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Risk of disease after Lagos deluge - report

Source: Thomson Reuters Foundation - Wed, 13 Jul 2011 17:16 GMT
Author: George Fominyen
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DAKAR (AlertNet) - There is a risk of an outbreak of water-borne diseases in Nigeria's commercial capital Lagos after torrential rainfall led to flooding that may have contaminated drinking water sources in many of the city's neighbourhoods, the Nigerian Tribune reported on Wednesday.

The floods in recent days have killed between 10 and 25 people, according to different reports, and have grounded activity, destroyed buildings, burst sewage canals and overrun wells that people used for drinking water.

The paper said inhabitants in some of the worst hit areas were still fetching water from the wells, which had been submerged by the flood and water from a nearby canal.

“We never prepared for this disaster," a resident, named by the newspaper as Joyce, said.  "So we have no choice but to make do with what we have. For instance, where we do we go now to fetch water?" she said.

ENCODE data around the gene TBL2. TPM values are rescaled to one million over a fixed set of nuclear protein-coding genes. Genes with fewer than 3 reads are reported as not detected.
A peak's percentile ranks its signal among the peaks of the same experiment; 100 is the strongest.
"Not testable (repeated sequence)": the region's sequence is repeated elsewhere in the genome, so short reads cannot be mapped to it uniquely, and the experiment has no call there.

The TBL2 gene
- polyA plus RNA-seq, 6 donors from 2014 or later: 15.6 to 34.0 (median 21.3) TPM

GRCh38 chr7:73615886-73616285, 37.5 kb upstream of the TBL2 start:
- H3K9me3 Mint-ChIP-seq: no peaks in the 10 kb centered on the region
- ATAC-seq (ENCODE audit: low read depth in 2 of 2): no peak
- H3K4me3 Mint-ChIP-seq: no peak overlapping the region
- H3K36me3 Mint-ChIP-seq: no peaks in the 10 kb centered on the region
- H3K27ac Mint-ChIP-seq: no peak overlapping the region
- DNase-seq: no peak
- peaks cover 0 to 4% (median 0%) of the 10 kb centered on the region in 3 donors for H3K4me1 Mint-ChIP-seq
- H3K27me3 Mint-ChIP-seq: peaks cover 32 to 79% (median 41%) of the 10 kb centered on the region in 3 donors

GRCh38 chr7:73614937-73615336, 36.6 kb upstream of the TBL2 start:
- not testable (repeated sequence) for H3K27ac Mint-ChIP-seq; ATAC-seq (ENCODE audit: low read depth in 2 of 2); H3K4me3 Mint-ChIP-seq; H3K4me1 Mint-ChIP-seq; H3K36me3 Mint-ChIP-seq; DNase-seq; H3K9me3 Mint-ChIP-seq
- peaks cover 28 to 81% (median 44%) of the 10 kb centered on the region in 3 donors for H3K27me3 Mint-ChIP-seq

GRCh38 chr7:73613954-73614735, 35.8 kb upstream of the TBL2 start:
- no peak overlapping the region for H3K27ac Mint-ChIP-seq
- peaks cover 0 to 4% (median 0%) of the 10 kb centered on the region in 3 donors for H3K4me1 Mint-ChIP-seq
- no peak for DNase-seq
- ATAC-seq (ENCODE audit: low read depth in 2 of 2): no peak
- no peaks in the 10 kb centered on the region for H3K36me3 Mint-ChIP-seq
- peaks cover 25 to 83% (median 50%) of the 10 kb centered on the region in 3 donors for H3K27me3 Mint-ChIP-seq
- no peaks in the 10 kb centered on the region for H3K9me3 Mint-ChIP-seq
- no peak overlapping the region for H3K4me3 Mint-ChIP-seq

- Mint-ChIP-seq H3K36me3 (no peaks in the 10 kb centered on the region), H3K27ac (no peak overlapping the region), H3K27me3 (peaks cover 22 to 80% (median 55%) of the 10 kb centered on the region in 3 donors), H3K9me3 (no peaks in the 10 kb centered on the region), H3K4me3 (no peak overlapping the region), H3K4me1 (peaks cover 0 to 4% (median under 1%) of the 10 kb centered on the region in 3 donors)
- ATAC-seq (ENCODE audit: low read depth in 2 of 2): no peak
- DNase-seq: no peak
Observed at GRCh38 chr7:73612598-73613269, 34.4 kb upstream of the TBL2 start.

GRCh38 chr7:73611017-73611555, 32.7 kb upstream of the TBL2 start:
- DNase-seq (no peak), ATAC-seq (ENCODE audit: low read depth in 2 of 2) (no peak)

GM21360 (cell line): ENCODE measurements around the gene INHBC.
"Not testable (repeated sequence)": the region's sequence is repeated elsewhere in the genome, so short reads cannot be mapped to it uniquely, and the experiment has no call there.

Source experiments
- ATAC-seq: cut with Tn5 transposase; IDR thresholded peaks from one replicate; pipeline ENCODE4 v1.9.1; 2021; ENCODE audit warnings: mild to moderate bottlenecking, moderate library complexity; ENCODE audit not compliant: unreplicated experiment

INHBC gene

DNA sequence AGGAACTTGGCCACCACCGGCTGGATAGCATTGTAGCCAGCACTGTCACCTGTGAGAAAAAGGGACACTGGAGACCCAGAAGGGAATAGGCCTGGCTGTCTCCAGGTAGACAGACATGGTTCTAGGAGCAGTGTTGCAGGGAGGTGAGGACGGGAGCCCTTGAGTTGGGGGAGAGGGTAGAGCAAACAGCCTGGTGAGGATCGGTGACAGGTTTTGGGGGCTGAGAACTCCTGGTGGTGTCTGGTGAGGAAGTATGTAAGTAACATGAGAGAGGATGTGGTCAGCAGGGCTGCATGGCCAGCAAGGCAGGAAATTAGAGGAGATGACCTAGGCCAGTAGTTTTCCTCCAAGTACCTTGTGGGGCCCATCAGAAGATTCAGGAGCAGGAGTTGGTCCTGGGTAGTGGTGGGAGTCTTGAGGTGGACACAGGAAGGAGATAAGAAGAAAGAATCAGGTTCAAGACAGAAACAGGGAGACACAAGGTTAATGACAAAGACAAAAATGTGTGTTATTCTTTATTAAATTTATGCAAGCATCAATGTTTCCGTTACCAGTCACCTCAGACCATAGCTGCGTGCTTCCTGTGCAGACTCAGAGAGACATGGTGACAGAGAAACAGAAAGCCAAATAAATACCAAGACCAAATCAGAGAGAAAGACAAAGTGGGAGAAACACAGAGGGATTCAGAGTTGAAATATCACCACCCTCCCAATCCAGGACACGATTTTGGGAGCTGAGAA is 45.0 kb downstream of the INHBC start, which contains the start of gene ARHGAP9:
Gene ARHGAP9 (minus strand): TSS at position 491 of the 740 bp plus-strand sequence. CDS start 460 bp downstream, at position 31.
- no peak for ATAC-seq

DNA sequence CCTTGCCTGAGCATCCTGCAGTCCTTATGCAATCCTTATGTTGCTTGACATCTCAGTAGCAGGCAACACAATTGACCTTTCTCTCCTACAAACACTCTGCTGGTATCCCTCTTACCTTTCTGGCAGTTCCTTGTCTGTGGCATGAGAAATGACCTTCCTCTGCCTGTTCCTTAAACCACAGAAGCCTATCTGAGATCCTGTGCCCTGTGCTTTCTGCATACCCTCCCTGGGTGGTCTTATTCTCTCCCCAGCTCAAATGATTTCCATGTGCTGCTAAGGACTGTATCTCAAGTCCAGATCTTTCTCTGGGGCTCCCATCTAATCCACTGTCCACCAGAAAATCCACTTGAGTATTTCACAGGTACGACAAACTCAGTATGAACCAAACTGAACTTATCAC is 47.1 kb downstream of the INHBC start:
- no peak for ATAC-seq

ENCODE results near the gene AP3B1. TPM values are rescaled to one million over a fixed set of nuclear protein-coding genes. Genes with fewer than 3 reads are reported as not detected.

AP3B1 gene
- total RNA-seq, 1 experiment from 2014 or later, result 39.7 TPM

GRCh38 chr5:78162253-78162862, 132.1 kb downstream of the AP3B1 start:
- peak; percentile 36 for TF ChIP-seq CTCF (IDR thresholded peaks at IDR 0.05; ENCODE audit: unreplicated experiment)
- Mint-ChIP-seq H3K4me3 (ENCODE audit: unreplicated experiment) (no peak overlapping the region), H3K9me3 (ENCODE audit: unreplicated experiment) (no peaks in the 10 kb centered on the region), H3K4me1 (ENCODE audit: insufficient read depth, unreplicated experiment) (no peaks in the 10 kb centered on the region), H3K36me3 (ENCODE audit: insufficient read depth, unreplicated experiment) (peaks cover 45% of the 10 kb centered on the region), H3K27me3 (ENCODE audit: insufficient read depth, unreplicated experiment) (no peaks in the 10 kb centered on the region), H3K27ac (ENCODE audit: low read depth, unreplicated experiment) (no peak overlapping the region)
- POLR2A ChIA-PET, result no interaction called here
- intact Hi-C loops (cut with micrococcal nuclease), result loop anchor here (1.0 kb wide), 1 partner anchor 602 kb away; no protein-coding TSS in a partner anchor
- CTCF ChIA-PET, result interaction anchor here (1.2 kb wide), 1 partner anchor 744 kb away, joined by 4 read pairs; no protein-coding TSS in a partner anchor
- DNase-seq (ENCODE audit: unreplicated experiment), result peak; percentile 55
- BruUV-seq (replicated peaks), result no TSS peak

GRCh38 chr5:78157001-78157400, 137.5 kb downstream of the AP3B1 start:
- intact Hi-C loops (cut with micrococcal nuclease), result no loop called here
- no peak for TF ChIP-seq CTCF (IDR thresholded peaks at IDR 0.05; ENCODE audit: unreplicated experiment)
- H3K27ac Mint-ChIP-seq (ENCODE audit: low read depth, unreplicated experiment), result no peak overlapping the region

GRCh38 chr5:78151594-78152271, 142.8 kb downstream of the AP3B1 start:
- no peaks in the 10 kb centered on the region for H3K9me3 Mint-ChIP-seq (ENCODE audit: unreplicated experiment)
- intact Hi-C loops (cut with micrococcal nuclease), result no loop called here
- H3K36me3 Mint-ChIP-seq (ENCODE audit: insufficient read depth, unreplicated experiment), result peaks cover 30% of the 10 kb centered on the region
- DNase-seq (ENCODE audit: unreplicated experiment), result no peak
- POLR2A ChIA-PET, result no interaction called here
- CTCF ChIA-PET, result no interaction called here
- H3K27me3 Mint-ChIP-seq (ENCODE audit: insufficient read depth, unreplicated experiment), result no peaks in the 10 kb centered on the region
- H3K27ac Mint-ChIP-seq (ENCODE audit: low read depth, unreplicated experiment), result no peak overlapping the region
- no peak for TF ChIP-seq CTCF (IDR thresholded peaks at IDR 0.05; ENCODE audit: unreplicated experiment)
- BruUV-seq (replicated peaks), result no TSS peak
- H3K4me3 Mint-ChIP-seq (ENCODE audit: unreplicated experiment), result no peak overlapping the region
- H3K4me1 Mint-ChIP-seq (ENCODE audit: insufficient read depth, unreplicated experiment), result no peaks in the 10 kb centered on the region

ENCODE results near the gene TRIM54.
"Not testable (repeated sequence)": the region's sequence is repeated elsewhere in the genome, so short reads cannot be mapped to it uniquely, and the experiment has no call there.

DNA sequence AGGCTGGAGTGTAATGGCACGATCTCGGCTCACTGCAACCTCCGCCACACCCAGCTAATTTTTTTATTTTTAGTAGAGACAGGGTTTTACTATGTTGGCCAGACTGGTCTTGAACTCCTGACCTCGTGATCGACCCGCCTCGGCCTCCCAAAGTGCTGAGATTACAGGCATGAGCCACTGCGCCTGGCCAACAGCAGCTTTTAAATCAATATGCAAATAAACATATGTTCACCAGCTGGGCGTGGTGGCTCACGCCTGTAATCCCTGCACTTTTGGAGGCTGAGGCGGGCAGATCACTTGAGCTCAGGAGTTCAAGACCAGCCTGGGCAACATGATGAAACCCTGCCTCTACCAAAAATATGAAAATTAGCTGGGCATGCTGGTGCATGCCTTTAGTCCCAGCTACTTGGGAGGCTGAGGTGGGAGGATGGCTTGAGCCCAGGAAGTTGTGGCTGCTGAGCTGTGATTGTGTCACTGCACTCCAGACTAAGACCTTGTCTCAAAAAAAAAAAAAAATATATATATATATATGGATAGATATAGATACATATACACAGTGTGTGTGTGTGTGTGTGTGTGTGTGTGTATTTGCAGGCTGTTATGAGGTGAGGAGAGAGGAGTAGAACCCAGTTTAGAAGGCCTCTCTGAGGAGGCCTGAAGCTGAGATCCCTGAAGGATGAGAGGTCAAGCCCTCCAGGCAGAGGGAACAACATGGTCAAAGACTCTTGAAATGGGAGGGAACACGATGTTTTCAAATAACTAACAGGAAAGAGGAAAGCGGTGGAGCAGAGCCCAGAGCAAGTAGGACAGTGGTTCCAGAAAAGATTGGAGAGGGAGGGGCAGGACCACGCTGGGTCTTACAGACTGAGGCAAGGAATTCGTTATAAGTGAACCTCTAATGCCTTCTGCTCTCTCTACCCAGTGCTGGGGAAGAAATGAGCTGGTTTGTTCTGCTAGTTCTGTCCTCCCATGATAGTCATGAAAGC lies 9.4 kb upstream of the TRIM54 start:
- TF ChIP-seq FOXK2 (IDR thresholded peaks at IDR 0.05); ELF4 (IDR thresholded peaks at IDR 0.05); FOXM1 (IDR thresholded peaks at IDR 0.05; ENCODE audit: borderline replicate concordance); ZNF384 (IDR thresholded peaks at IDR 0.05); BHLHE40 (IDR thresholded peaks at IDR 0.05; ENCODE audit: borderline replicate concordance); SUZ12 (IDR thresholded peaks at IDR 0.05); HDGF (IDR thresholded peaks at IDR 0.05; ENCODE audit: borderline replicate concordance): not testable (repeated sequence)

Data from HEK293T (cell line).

Nigeria's meteorological agency has warned that more heavy rainfall could be expected between now and the end of the rainy season in October.

In February the agency predicted abundant rainfall that should help farmers obtain a bumper harvests but also warned that the rainfall would lead to hazards including water-borne diseases like cholera.

“We might also experience a little dry season in this month of July, but because of climate change we might get it earlier or later in the month," Abayomi Oyegoke, the chief meteorologist of the Central Forecast Office of Nigeria Meteorological Agency said in Business Day newspaper.

He urged the country's ministry of the environment and the national emergency relief agency (NEMA) to ensure that good drainage systems are constructed across the West African nation to avoid diseases linked to poor hygiene and sanitation conditions.

Each year, flood waters in West and Central Africa uproot hundreds of thousands of people from their homes and destroy infrastructure such as roads, bridges and buildings, turning the March-to-October rainy season into annual curse.

Experts say poor town-planning and the absence of effective drainage systems in many of the region's over-crowded cities stokes the devastation caused by natural hazards. 

In 2010, floods in West and Central Africa killed nearly 400 people and disrupted the livelihoods of about 1.8 million, the United Nations said.

(Editing by Rebekah Curtis)

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